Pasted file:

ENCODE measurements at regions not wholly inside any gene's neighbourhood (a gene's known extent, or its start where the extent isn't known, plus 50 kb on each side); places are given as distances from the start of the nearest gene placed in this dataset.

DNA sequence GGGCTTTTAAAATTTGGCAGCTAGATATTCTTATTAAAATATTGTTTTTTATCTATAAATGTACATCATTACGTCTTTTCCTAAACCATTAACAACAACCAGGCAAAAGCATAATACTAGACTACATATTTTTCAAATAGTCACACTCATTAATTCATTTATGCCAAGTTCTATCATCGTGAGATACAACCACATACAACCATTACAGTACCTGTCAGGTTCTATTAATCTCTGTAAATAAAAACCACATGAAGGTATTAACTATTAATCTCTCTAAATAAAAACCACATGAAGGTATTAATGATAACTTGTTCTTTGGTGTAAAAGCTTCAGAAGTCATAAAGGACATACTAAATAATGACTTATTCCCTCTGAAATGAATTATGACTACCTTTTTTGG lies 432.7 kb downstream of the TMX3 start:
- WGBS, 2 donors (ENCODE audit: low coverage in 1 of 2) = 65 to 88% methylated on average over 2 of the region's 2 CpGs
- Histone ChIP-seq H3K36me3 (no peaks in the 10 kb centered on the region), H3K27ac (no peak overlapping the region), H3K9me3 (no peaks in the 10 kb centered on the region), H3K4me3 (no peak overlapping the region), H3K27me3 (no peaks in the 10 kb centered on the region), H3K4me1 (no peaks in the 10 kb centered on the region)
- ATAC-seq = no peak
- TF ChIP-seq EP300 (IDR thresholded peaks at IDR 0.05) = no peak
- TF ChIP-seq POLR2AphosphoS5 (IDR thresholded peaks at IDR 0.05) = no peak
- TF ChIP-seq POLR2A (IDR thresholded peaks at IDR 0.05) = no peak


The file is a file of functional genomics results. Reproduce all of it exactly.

ENCODE measurements at regions not wholly inside any gene's neighbourhood (a gene's known extent, or its start where the extent isn't known, plus 50 kb on each side); places are given as distances from the start of the nearest gene placed in this dataset.

DNA sequence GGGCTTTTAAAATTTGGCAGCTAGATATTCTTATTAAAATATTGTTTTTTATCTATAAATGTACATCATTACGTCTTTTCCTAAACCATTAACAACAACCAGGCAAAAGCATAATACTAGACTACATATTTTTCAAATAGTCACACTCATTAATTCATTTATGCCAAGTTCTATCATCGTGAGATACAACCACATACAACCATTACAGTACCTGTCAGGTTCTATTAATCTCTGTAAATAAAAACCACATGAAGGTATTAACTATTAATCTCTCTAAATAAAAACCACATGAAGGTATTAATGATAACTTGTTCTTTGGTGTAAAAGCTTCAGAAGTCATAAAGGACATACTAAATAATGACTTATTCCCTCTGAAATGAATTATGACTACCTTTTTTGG lies 432.7 kb downstream of the TMX3 start:
- WGBS, 2 donors (ENCODE audit: low coverage in 1 of 2) = 65 to 88% methylated on average over 2 of the region's 2 CpGs
- Histone ChIP-seq H3K36me3 (no peaks in the 10 kb centered on the region), H3K27ac (no peak overlapping the region), H3K9me3 (no peaks in the 10 kb centered on the region), H3K4me3 (no peak overlapping the region), H3K27me3 (no peaks in the 10 kb centered on the region), H3K4me1 (no peaks in the 10 kb centered on the region)
- ATAC-seq = no peak
- TF ChIP-seq EP300 (IDR thresholded peaks at IDR 0.05) = no peak
- TF ChIP-seq POLR2AphosphoS5 (IDR thresholded peaks at IDR 0.05) = no peak
- TF ChIP-seq POLR2A (IDR thresholded peaks at IDR 0.05) = no peak